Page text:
LAW WEEK: What types of pro bono projects is Lewis Roca Rothgerber Christie involved in?
TAMI GOODLETTE: We do a variety of different types of work with individual lawyers taking on different kinds of pro bono work. And then also groups of lawyers taking on pro bono work.
We do a lot of that through the U.S. District Court Civil Pro Bono Panel. We do a fair amount through the federal court’s pro se clinic. We do some Habitat for Humanity work, Colorado Lawyers Committee and the Colorado Civil Appellate Panel and then there’s also the Faculty of Federal Advocates’ bankruptcy pro bono panel, and we fairly regularly have bankruptcy cases that we help with there. So there’s a variety of outlets and ways that we encourage the attorneys to participate in pro bono.
LAW WEEK: How did each of those projects get identified?
GOODLETTE: Some of them are just through individual lawyers’ dedication to certain groups throughout the state of Colorado and the Denver Metro area. For example, one of our partners, Chad Caby, is a bankruptcy attorney and specialist, and he has worked with the bankruptcy pro bono panel through the Faculty of Federal Advocates for years, so he’s really expanded our participation in that pro- gram and the pro bono panel.
Sometimes it’s through individual lawyer connections and what they value and want to spend their pro bono time on, and they spread that to other attorneys in the rm. And next thing you know, we’re a regular participant or promoter of pro bono work or taking on cases through an individual methodology.
I think what’s important, is really that we want to promote individual lawyers’ passions and what they see as important in their communities and with their clients and in our greater state, so we do that with our young lawyers as well.
We talk to them about: What are you interested in? What are the community groups that you want to be involved in? Which boards do you want to be on? What kind of pro bono work would you like to do? Would you like to do something where you’re actually representing individuals in litigation? If so, we’ll get you involved in the program over on the federal court. Would you prefer to do something where you go to legal night, for example, and help folks who have somewhat more routine legal questions on a weekly or biweekly basis? There are all different kinds of ways to get involved, and we try to bring an individual approach to what each individual attorney feels passionate about and what they want to do in the future and dedicate some time for pro bono work.
LAW WEEK: So on that note, tell me a little bit about the overall focus of the firm on those types of projects. What do you think the role is for attorneys in getting involved in that?
GOODLETTE: We certainly have an expectation and we encourage our attorneys to participate in pro bono. It’s an important part of the ethos of the firm and the culture of the firm that folks are active in pro bono and also active in their communities.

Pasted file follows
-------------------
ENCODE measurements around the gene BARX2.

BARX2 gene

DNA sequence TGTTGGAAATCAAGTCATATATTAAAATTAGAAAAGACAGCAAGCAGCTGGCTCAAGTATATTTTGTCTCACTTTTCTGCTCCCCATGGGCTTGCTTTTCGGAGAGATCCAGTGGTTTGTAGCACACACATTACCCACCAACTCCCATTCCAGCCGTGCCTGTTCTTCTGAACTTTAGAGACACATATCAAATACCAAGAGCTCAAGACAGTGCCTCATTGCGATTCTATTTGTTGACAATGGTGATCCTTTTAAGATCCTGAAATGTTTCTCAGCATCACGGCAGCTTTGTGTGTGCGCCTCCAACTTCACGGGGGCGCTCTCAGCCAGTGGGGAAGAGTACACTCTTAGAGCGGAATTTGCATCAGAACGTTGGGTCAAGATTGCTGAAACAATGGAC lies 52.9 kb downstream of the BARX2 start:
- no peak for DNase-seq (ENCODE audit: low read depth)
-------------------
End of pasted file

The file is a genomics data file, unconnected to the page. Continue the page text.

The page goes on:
Sometimes it’s not necessarily considered pro bono work but being on boards and being good corporate citizens is important for us as well. We certainly promote that. That’s part of our evaluation process for our attorneys: what kind of work are you doing in the community?
What kind of work in the pro bono realm have you done recently, and we encourage dialogue about that, and then that also enables us to brainstorm with our attorneys about future opportunities in the community or for pro bono work that they’re individually interested in and just simply setting up connections among attorneys who are interested in similar matters.
For example, I recently had been doing a lot of work down on the Texas border with Mexico representing immigrant women and children who are detained. In our Arizona offices, they are also doing a lot of similar types of work with immigrants. So we’ve been doing a lot of cross-office collaboration on our immigration work. And it’s been really exciting to connect our attorneys to one another but also serve the public interest and do great work on behalf of immigrants.
LAW WEEK: That’s something that’s definitely been a big topic throughout the legal profession, in terms of getting involved. When there is a big topic social issue that comes up, do you typically see that call to action or that response through the firm?
GOODLETTE: I think that’s right. That’s a good way to put it. We hear especially from our younger attorneys, “Hey, I want to do this,” or “I’m interested in this,” and we want to support that and have our first response, hopefully, be, “Yes, and how can we help facilitate that and promote that, and how can we connect you with other attorneys in the firm or elsewhere that can help make that happen?” It’s a matter of having a positive, innovative attitude about that.
Current events just help promote people’s excitement about the work, so it’s always a good opportunity to drum up more interest in pro bono and in public interest work when there’s a hot topic of the day. Certainly, right now, immigration is consistently in the news, and we have a number of people at our rm across various states but also here in the Denver and Colorado Springs offices that are doing different types of work on behalf of immigrants.
LAW WEEK: With that being a cross-office effort, how are your pro bono efforts structured throughout the firm? Are things typically brought up on a local level or an office level?
GOODLETTE: We certainly have our pro bono expectations and policy firmwide, but our offices handle pro bono and participate in pro bono in their communities in different ways.
For example, our Las Vegas office is very involved specifically with the legal aid foundation there, and they do their work specifically through Nevada Legal Services. Whereas here, we do a broader approach, and it’s more individually based as to what our lawyers are specifically interest- ed in and what kind of work our lawyers want to do in the community.